DrumBeat: April 21, 2008
Posted by Leanan on April 21, 2008 - 9:45am
CAMERON, Louisiana (Reuters) - Energy Secretary Sam Bodman on Monday said he did not favor releasing the nation's strategic oil reserves to help bring down record high crude prices.
"You could affect things for a week or a month but you're then in a very sticky wicket," Bodman told Reuters on the sidelines of an LNG event when asked about tapping the reserve.
Bodman added he had pushed oil cartel OPEC as far as he could in asking the group to increase production to help alleviate record high oil prices near $117 a barrel.
"I have done everything that I know how to do with OPEC. I have a very good relationship with (Saudi oil minister Ali al-) Naimi and all the people that work at OPEC. I wish they would open it up and issue more oil. That's my wish but I can't order them to," Bodman said.
Mexico's state-run oil company said Monday that oil production fell 7.8 percent to 2.91 million barrels a day in the first quarter as current reserves dwindle.
Petroleos Mexicanos, or Pemex, has struggled with falling reserves, especially at its main Cantarell oil field, and lacks the money and expertise to launch new drilling projects. Pemex only has enough proven oil reserves to last nine years at current production rates.
...Pemex also said Monday that oil exports had dropped 12.5 percent in the first quarter, mostly due to falling production and port closures caused by bad weather in February.
Charles T. Maxwell, senior energy analyst, Weeden & Co:
"If Saudi Arabia's oil reserves are not going to be made available to the world in future years, beyond the expansion they have already signaled (to 12.5 million barrels/day), then the geologic oil supply constraints that we are feeling in many other parts of the world are going to close in on us earlier and more severely than we previously thought. It's a major change in policy. It's a powerful message. It makes the geologic message that much more decisive."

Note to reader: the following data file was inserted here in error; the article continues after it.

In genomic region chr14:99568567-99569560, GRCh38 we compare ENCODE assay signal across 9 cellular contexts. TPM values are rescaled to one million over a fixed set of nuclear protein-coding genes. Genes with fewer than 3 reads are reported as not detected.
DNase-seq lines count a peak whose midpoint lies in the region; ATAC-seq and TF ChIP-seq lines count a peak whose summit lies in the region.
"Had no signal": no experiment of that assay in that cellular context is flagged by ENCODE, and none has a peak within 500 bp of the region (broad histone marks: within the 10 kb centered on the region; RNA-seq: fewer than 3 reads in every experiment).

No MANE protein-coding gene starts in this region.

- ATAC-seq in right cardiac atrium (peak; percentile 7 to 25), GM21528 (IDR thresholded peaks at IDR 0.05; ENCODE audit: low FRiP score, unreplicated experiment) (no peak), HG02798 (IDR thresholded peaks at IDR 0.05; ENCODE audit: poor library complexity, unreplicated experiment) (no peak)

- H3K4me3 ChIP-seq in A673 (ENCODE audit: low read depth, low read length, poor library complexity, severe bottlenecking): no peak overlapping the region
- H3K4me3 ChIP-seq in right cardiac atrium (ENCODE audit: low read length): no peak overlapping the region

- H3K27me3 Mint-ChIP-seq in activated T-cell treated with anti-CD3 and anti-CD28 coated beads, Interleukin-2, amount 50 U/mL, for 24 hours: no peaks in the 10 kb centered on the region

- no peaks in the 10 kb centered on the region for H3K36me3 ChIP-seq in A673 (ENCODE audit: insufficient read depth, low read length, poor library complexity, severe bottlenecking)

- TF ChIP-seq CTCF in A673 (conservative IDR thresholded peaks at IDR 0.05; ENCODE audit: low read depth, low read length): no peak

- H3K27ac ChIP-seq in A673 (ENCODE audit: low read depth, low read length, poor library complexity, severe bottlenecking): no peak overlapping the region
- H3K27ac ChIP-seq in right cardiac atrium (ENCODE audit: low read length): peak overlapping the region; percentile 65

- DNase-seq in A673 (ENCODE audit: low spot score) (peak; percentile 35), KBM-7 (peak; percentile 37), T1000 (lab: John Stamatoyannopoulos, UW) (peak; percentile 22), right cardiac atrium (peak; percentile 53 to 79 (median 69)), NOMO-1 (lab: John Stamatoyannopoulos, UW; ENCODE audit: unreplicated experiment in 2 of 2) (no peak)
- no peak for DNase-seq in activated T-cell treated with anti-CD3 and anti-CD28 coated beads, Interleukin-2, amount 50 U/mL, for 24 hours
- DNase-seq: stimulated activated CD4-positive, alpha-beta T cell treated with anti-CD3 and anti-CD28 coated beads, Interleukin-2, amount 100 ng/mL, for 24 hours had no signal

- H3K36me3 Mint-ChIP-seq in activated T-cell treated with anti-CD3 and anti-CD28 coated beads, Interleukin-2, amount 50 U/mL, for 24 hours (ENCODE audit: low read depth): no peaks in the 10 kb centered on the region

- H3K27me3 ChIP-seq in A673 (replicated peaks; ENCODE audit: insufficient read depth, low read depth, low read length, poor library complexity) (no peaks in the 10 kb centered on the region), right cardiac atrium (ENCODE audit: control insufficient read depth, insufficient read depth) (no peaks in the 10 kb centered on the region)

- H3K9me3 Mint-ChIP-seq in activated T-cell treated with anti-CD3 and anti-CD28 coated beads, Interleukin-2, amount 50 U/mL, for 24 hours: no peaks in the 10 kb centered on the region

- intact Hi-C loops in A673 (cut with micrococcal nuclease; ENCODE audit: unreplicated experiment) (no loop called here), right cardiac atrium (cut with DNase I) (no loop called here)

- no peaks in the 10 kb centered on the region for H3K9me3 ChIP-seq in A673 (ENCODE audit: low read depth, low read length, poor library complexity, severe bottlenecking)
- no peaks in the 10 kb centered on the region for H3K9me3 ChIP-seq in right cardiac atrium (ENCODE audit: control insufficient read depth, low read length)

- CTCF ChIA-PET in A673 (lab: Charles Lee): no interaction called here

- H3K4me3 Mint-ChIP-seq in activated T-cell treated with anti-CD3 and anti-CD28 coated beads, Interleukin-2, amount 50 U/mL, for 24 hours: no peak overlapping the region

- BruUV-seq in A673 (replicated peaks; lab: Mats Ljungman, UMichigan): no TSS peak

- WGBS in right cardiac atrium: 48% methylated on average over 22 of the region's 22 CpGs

NEW YORK - Rising gasoline prices tightened the squeeze on drivers Monday, jumping to an average $3.50 a gallon at filling stations across the country.
Crude oil, meanwhile, set a new record of its own, spiking after an attack on a Japanese oil tanker in the Middle East to close above $117 a barrel for the first time.
"It's killing us," said Jean Beuns, a cab driver in New York who estimated he is making $125 to $150 a month less than in the fall because of costlier fuel. "And it was so quick. Every day you see the price go up 5, 6, 10 cents more."
Diesel prices at the pump also struck a record high, of $4.20 a gallon, according to AAA and the Oil Price Information Service, putting pressure on truckers and other shippers who rely on the fuel to transport goods to market.
...Light, sweet crude for May delivery rose to a record $117.76 a barrel on the New York Mercantile Exchange before settling at $117.48, up 79 cents from Friday's close.
The International Energy Agency (IEA), the Paris-based energy adviser to industrialised countries including Ireland, said today that during the past five years, spare oil producing capacity has fallen below the 3-4 mb/d (million barrels per day)typical of the past decade. The IEA also said that without policy change, world energy demand will more than double by 2030; Meeting IPCC emissions cut of 50% by 2050 would require huge amount of investment and unprecedented technological breakthroughs.
At the current growth rate, China’s energy consumption will double in seven years and China will soon overtake the United States to become the world’s largest energy consumer. China depends on coal for about 70 percent of its total energy consumption and China’s coal consumption is also growing at a rate indicating a doubling in seven years. China’s oil consumption (already accounting for one-third of the world’s incremental demand for oil) is growing at a rate that implies a doubling in nine years. In other words, in about a decade if the current trend holds up, China will consume one and a half times as much energy as the United States consumes today. Will the world energy supply keep pace with China’s rapidly growing demand while meeting the demand from the rest of the world?